Seek First His Kingdom and His Righteousness
But seek first his kingdom and his righteousness, and all these things will be given to you as well. Therefore do not worry about tomorrow, for tomorrow will worry about itself. Each day has enough trouble of its own. – Matthew 6:33-34
Man, are we are into Kingdom building and tomorrow worrying, but culture makes it easy to build the wrong kingdoms and worry about the wrong things. We work to build our own personal kingdoms based on our own accomplishments, and we fight tooth and nail to build political kingdoms thinking that if we just get the right president this time, all of our problems will finally be solved and our worries erased! Most of us honestly want what is good, right, and just and honestly think politics can get us there.
Yet it doesn’t take much to realize the futility in this. Looking at our presidents over the last few decades:
Nixon/Ford – R
Carter – D
Reagan/Bush 41 – R
Clinton – D
Bush 43 – R
Obama – D
Trump – R
R – D – R – D – R – D – R- and so on and so on.
We basically pick one side, realize this didn’t fulfill all our wildest dreams, and then we try out the other side with the same result. Maybe that is because what we are seeking is found . . . elsewhere.
The Bible makes promises of justice, peace, unity and joy, and we all generally want these things and we quote these things. Yet the reason we don’t have them is that we keep trying to find them in the wrong places.
The biggest issues in our world can be boiled down to the simple mistake of only embracing half of a Biblical concept while eschewing the other half. The following exchange between Jesus and a questioning listener gives us the perfect example:
36 “Teacher, which is the greatest commandment in the Law?” 37 Jesus replied: “ ‘Love the Lord your God with all your heart and with all your soul and with all your mind.’ 38 This is the first and greatest commandment. 39 And the second is like it: ‘Love your neighbor as yourself.’ 40 All the Law and the Prophets hang on these two commandments.” – Matthew 22:36-40
Here is our problem: we are a quick answer people. We keep trying to skip over to the ‘Love your neighbor’ part without first embracing the ‘Love the Lord’ part. Because religion is sooooo outdated and we are sooooo enlightened now with cell phones and everything so we can just do this on our own without the God part, right?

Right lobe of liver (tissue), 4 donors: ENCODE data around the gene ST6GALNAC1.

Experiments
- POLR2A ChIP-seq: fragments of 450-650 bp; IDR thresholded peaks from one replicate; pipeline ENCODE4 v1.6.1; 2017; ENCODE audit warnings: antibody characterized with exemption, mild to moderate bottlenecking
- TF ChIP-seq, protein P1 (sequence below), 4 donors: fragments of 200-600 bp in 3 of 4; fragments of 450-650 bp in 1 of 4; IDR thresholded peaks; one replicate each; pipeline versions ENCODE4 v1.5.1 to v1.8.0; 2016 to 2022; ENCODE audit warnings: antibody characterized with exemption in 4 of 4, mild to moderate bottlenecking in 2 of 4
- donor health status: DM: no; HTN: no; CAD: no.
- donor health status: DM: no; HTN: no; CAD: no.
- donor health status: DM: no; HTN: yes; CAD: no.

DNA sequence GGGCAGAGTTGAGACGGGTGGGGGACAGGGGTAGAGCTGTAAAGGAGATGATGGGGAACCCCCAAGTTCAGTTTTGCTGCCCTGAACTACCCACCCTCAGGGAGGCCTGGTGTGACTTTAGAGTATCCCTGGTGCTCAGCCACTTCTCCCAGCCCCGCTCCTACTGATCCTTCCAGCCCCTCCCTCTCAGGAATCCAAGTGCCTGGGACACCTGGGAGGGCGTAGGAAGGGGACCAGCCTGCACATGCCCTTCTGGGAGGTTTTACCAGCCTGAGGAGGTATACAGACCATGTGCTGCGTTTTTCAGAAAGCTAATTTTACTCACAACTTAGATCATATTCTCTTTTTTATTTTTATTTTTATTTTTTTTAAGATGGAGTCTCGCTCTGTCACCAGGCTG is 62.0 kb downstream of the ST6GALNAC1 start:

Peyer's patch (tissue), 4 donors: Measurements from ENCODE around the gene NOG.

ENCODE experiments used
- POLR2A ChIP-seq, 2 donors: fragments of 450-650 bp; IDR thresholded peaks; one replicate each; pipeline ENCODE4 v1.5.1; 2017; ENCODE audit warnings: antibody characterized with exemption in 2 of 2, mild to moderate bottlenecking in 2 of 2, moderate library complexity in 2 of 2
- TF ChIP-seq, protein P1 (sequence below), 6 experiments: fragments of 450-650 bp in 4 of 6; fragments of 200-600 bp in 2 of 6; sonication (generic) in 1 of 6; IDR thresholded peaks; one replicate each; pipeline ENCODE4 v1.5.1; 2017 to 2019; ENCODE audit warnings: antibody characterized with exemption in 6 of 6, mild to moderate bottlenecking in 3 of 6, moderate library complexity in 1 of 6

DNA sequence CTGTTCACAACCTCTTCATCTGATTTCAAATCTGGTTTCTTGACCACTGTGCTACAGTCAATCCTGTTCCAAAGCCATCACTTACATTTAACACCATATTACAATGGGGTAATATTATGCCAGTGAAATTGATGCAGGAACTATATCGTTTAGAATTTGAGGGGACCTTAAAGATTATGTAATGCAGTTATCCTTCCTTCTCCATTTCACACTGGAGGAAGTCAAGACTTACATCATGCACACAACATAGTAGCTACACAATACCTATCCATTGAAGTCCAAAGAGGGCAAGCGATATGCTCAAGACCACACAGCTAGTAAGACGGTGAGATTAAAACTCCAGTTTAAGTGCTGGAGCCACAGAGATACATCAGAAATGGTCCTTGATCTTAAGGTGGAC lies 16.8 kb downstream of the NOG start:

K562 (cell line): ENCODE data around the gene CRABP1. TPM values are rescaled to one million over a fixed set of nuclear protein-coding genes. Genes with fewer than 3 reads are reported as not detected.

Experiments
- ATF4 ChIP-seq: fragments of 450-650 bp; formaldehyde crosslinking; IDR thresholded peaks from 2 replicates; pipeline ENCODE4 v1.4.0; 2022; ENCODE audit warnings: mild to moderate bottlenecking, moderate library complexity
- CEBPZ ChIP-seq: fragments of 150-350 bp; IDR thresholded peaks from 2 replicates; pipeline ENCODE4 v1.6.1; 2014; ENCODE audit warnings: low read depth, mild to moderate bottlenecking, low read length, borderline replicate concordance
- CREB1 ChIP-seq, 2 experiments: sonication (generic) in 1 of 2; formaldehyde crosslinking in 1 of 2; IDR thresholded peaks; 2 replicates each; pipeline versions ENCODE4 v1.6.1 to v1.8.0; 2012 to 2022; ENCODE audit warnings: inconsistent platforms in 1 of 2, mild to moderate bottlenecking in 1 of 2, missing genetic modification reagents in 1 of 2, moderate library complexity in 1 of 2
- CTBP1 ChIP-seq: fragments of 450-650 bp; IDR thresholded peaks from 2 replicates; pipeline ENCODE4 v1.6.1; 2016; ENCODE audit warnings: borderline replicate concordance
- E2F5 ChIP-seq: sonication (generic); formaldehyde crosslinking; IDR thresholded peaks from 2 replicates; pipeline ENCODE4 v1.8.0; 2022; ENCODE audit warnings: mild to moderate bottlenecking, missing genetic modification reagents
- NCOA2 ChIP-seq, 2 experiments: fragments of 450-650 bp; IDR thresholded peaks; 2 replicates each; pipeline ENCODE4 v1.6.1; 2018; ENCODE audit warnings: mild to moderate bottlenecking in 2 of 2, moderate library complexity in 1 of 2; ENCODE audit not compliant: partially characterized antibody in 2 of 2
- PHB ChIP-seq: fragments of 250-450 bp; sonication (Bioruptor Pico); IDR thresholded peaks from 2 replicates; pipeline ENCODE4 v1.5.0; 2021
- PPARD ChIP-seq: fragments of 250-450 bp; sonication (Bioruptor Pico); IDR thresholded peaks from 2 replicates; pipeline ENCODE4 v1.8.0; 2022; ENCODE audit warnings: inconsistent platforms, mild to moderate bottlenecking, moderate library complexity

Here’s the truth:
Trying to love our neighbor without first loving the Lord tends to generate the opposite effect of everyone resenting our neighbor. It leads us to hatred and endless arguing to prove our ideas are right and theirs are wrong.
Go ahead and scroll your news feed and tell me I’m wrong. How many good friends no longer have the wherewithal to love one another because someone posted a meme they didn’t like?
All the law and the prophets hang on these two commandments.
Loving neighbors without loving God is good intentioned, but is not love.
It leads to virtue signaling.
It leads to church members leaving communion over mask policies.
It leads to ‘unfriending’ people on facebook over politics.
It leads to cities burning, hatred spewing and vitriol destroying.
On some level it may be well intentioned, but it is clearly has no marks of love.
Which is why we as believers do well to start the day not with social justice, but Biblical justice. Not reading the news, but reading the Word of God. We do well to engage with God before we engage with others. We do well to surrender our heart, soul, mind and strength to Him for His uses and His glory instead of failing within our own and ending the day frustrated.
The Kingdom of God is at work among us, and as we view ourselves as contributors to His Kingdom we will see it change the way we view and love those around us. This is what will ultimately change the world and the lives around us.
Jason Soroski is a homeschool dad and member of the worship team at matthias lot church in St. Charles, MO. He spends his free time hanging out with his family, exploring new places, and writing about the experiences. Connect on Facebook or at JasonSoroski.net.